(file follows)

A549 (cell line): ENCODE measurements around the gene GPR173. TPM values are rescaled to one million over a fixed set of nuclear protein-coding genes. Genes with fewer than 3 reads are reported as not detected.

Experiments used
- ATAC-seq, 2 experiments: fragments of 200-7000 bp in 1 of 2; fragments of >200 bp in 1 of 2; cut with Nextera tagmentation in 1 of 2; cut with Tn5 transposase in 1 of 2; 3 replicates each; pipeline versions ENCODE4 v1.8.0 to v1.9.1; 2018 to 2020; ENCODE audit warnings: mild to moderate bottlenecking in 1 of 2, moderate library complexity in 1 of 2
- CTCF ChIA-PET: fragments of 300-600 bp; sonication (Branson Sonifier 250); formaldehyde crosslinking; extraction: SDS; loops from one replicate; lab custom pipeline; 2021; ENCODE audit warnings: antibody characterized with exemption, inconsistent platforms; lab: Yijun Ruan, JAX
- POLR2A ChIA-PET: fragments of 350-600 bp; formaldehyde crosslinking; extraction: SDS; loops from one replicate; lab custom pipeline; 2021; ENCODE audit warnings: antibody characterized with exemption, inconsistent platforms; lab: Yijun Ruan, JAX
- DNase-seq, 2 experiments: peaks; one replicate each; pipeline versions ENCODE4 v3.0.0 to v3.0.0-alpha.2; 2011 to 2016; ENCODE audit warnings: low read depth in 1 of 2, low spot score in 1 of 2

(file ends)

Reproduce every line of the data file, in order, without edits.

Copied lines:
A549 (cell line): ENCODE measurements around the gene GPR173. TPM values are rescaled to one million over a fixed set of nuclear protein-coding genes. Genes with fewer than 3 reads are reported as not detected.

Experiments used
- ATAC-seq, 2 experiments: fragments of 200-7000 bp in 1 of 2; fragments of >200 bp in 1 of 2; cut with Nextera tagmentation in 1 of 2; cut with Tn5 transposase in 1 of 2; 3 replicates each; pipeline versions ENCODE4 v1.8.0 to v1.9.1; 2018 to 2020; ENCODE audit warnings: mild to moderate bottlenecking in 1 of 2, moderate library complexity in 1 of 2
- CTCF ChIA-PET: fragments of 300-600 bp; sonication (Branson Sonifier 250); formaldehyde crosslinking; extraction: SDS; loops from one replicate; lab custom pipeline; 2021; ENCODE audit warnings: antibody characterized with exemption, inconsistent platforms; lab: Yijun Ruan, JAX
- POLR2A ChIA-PET: fragments of 350-600 bp; formaldehyde crosslinking; extraction: SDS; loops from one replicate; lab custom pipeline; 2021; ENCODE audit warnings: antibody characterized with exemption, inconsistent platforms; lab: Yijun Ruan, JAX
- DNase-seq, 2 experiments: peaks; one replicate each; pipeline versions ENCODE4 v3.0.0 to v3.0.0-alpha.2; 2011 to 2016; ENCODE audit warnings: low read depth in 1 of 2, low spot score in 1 of 2